The former Lankan captain took over two minutes to assume the batting position due to helmet issues.
During this delay, Bangladesh skipperShakib Al Hasan made an appeal, which was upheld by the on-field umpire. The MCC law states that the batter should be ready to receive the next ball within 3 minutes of the dismissal. But according to ICC World Cup 2023 playing conditions, the time limit for the batter is just two minutes.
The incident brought back the memories dating back to 16 long years when former India captain Sourav Ganguly survived a timed-out dismissal as he had to rush onto the pitch after the fall of a wicket during a South Africa Test at Cape Town in 2007.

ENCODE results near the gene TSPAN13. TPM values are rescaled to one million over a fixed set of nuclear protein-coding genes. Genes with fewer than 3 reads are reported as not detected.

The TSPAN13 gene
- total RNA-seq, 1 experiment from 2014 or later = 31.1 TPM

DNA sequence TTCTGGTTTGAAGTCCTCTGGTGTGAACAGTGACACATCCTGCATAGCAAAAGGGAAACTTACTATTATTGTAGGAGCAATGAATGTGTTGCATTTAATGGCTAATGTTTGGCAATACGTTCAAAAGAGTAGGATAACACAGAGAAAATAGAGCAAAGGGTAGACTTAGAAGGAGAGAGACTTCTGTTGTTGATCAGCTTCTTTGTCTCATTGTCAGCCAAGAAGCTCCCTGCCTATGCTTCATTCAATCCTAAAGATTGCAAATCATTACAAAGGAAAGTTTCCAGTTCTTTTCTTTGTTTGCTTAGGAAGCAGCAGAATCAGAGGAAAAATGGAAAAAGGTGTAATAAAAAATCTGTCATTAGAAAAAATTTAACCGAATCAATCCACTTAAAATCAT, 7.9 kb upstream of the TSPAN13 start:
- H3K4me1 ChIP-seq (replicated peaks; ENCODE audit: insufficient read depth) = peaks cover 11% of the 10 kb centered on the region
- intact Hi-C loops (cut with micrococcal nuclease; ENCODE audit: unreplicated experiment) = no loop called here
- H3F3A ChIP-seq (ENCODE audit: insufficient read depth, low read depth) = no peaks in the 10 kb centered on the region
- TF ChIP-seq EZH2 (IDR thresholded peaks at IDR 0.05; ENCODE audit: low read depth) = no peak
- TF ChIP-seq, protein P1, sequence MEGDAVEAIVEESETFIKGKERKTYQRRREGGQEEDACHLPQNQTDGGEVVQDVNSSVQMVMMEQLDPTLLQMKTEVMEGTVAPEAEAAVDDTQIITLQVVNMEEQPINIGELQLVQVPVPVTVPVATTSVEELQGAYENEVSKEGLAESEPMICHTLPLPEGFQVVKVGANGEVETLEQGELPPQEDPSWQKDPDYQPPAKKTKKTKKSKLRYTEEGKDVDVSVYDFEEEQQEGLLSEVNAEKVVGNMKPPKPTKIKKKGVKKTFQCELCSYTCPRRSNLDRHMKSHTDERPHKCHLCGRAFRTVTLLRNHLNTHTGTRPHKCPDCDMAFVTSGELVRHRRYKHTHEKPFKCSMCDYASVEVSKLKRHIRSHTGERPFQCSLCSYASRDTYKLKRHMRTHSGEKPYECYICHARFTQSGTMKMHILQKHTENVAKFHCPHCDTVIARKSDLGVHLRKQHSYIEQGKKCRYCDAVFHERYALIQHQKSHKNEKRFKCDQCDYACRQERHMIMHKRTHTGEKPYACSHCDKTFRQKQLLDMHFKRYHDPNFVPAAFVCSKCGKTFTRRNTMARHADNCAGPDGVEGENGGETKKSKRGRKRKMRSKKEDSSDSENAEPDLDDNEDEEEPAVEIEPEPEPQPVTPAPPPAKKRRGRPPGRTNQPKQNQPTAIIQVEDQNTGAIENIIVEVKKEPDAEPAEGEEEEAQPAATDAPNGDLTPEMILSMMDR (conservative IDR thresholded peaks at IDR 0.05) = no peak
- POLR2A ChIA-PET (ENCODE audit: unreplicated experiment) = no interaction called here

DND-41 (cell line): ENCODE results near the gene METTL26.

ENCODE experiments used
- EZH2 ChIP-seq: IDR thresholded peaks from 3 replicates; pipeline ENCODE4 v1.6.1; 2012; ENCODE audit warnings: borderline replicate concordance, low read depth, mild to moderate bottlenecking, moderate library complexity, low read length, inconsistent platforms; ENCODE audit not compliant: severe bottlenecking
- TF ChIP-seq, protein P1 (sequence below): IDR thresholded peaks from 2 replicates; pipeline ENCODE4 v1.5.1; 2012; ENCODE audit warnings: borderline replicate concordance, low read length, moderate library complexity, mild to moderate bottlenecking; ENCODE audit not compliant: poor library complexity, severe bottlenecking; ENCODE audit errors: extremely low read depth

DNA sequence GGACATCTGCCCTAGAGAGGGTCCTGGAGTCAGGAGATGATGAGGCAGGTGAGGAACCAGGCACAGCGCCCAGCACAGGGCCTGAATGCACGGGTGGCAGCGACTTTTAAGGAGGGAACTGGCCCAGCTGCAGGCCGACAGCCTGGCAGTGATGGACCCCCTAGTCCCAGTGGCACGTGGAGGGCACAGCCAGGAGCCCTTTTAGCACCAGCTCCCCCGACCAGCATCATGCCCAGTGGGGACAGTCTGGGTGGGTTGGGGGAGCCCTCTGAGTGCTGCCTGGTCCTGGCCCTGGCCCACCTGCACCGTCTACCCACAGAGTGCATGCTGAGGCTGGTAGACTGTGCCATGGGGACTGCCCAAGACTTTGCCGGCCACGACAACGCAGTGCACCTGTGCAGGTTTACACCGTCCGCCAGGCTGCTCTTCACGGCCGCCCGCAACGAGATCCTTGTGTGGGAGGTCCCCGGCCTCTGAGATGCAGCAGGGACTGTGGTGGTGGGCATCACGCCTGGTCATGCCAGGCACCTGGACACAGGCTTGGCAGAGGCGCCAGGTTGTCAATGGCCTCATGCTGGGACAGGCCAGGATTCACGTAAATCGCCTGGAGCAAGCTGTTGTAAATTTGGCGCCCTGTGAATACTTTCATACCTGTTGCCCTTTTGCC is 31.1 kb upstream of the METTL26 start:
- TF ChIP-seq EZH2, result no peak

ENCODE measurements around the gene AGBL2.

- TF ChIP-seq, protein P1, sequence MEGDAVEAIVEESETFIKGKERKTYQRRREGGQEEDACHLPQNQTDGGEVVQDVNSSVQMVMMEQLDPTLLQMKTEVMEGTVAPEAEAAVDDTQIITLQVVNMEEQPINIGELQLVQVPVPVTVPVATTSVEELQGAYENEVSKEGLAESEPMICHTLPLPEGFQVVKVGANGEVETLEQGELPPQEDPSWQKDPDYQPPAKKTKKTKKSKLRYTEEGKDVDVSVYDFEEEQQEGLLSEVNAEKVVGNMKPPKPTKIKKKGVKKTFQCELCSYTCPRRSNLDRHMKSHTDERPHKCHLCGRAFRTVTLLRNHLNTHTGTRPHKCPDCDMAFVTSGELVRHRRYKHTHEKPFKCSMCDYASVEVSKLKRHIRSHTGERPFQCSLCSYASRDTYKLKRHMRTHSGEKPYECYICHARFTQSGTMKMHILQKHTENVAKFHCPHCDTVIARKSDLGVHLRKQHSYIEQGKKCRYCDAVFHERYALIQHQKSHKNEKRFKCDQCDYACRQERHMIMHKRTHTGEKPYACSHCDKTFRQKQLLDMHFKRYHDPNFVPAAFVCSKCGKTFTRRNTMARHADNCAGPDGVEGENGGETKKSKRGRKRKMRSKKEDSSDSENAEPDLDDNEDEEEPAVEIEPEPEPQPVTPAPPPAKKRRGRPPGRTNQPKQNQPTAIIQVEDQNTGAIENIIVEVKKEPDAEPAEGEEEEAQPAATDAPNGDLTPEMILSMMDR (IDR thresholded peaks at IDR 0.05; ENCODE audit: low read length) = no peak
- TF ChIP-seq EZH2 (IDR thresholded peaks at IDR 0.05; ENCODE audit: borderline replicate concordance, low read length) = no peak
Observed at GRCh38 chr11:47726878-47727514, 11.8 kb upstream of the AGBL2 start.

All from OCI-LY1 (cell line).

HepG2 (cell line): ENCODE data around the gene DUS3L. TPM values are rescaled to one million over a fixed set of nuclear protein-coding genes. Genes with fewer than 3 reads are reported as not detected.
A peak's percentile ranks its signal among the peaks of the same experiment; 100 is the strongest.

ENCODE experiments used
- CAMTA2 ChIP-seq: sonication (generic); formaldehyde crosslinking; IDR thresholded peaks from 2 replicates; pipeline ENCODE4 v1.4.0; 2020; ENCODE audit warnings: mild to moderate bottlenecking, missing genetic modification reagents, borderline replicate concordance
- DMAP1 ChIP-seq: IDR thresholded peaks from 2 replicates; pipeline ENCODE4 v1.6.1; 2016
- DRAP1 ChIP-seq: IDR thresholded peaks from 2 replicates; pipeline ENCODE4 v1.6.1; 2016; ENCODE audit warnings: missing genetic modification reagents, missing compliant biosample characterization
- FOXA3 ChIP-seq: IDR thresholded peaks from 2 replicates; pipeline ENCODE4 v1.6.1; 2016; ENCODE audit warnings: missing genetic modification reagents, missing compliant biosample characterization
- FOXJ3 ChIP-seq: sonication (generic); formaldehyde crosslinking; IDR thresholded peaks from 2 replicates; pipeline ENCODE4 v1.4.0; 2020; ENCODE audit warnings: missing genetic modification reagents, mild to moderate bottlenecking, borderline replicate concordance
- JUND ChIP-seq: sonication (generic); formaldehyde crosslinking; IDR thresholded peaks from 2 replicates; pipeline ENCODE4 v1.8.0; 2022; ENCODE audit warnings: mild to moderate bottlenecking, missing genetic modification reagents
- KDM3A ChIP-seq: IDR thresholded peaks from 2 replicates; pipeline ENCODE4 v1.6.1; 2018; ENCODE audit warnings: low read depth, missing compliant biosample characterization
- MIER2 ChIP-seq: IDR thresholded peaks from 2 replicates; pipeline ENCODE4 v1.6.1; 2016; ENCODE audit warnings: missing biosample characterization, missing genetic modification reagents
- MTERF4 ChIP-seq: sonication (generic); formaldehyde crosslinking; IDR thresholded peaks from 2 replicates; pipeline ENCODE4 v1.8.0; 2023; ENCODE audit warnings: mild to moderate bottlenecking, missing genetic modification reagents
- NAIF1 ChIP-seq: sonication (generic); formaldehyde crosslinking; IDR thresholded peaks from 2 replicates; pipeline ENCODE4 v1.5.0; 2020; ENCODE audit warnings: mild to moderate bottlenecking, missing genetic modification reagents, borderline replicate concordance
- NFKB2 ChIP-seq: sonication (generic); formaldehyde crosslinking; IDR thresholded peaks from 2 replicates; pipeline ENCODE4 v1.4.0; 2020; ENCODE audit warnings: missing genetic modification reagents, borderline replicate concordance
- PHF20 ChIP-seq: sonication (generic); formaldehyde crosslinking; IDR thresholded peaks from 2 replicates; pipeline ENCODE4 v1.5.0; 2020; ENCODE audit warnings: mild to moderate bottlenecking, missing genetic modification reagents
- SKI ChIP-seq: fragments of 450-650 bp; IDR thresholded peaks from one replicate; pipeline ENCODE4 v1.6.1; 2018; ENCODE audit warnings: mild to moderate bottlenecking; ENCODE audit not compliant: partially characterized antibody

In that instance where India had lost a wicket and the next batsman, Sachin Tendulkar, was not permitted to take the field due to the time he had spent off the pitch, and VVS Laxman was taking a shower, the responsibility to come out to bat came on Ganguly, who was still in his tracksuit.
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In this particular scenario, although Ganguly had exceeded the time limit by three minutes, the then Proteas skipper Graeme Smith chose not to appeal and patiently waited for Ganguly to come out to bat.
While the Mathews incident is a first in international cricket, there have been six instances of batters being timed out in first-class cricket.